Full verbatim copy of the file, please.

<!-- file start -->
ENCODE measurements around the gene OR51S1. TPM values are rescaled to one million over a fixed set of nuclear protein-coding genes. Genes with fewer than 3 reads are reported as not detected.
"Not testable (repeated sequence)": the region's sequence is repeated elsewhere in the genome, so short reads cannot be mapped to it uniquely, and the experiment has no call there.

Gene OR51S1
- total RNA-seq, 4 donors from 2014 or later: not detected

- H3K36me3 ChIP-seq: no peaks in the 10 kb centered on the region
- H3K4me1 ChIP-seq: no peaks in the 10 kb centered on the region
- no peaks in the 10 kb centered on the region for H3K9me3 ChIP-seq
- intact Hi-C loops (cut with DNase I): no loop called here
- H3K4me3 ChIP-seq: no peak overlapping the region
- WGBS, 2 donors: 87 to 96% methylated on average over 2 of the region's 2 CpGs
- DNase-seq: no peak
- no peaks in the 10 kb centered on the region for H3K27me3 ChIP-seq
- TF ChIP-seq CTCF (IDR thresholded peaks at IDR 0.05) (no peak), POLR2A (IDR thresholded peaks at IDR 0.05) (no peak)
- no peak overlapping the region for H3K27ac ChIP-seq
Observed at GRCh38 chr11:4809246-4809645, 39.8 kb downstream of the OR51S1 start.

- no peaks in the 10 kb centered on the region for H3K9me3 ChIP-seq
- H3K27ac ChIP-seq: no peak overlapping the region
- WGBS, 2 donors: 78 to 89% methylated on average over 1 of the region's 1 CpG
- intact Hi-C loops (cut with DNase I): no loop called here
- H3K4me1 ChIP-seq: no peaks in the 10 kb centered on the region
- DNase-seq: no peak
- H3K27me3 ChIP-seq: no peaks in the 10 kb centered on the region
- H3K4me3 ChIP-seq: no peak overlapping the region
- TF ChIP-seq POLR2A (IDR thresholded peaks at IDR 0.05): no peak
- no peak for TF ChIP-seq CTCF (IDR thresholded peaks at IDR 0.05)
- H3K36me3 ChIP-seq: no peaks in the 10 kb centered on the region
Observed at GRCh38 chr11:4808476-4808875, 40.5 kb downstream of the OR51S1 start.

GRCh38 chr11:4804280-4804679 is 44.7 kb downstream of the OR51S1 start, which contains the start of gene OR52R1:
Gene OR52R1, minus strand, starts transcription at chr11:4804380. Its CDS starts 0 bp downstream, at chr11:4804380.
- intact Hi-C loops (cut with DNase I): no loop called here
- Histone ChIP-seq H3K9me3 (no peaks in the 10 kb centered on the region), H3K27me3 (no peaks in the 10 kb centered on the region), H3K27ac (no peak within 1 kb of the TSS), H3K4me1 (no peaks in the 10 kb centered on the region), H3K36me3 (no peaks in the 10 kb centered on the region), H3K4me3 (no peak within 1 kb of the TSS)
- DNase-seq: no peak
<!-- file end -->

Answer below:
ENCODE measurements around the gene OR51S1. TPM values are rescaled to one million over a fixed set of nuclear protein-coding genes. Genes with fewer than 3 reads are reported as not detected.
"Not testable (repeated sequence)": the region's sequence is repeated elsewhere in the genome, so short reads cannot be mapped to it uniquely, and the experiment has no call there.

Gene OR51S1
- total RNA-seq, 4 donors from 2014 or later: not detected

- H3K36me3 ChIP-seq: no peaks in the 10 kb centered on the region
- H3K4me1 ChIP-seq: no peaks in the 10 kb centered on the region
- no peaks in the 10 kb centered on the region for H3K9me3 ChIP-seq
- intact Hi-C loops (cut with DNase I): no loop called here
- H3K4me3 ChIP-seq: no peak overlapping the region
- WGBS, 2 donors: 87 to 96% methylated on average over 2 of the region's 2 CpGs
- DNase-seq: no peak
- no peaks in the 10 kb centered on the region for H3K27me3 ChIP-seq
- TF ChIP-seq CTCF (IDR thresholded peaks at IDR 0.05) (no peak), POLR2A (IDR thresholded peaks at IDR 0.05) (no peak)
- no peak overlapping the region for H3K27ac ChIP-seq
Observed at GRCh38 chr11:4809246-4809645, 39.8 kb downstream of the OR51S1 start.

- no peaks in the 10 kb centered on the region for H3K9me3 ChIP-seq
- H3K27ac ChIP-seq: no peak overlapping the region
- WGBS, 2 donors: 78 to 89% methylated on average over 1 of the region's 1 CpG
- intact Hi-C loops (cut with DNase I): no loop called here
- H3K4me1 ChIP-seq: no peaks in the 10 kb centered on the region
- DNase-seq: no peak
- H3K27me3 ChIP-seq: no peaks in the 10 kb centered on the region
- H3K4me3 ChIP-seq: no peak overlapping the region
- TF ChIP-seq POLR2A (IDR thresholded peaks at IDR 0.05): no peak
- no peak for TF ChIP-seq CTCF (IDR thresholded peaks at IDR 0.05)
- H3K36me3 ChIP-seq: no peaks in the 10 kb centered on the region
Observed at GRCh38 chr11:4808476-4808875, 40.5 kb downstream of the OR51S1 start.

GRCh38 chr11:4804280-4804679 is 44.7 kb downstream of the OR51S1 start, which contains the start of gene OR52R1:
Gene OR52R1, minus strand, starts transcription at chr11:4804380. Its CDS starts 0 bp downstream, at chr11:4804380.
- intact Hi-C loops (cut with DNase I): no loop called here
- Histone ChIP-seq H3K9me3 (no peaks in the 10 kb centered on the region), H3K27me3 (no peaks in the 10 kb centered on the region), H3K27ac (no peak within 1 kb of the TSS), H3K4me1 (no peaks in the 10 kb centered on the region), H3K36me3 (no peaks in the 10 kb centered on the region), H3K4me3 (no peak within 1 kb of the TSS)
- DNase-seq: no peak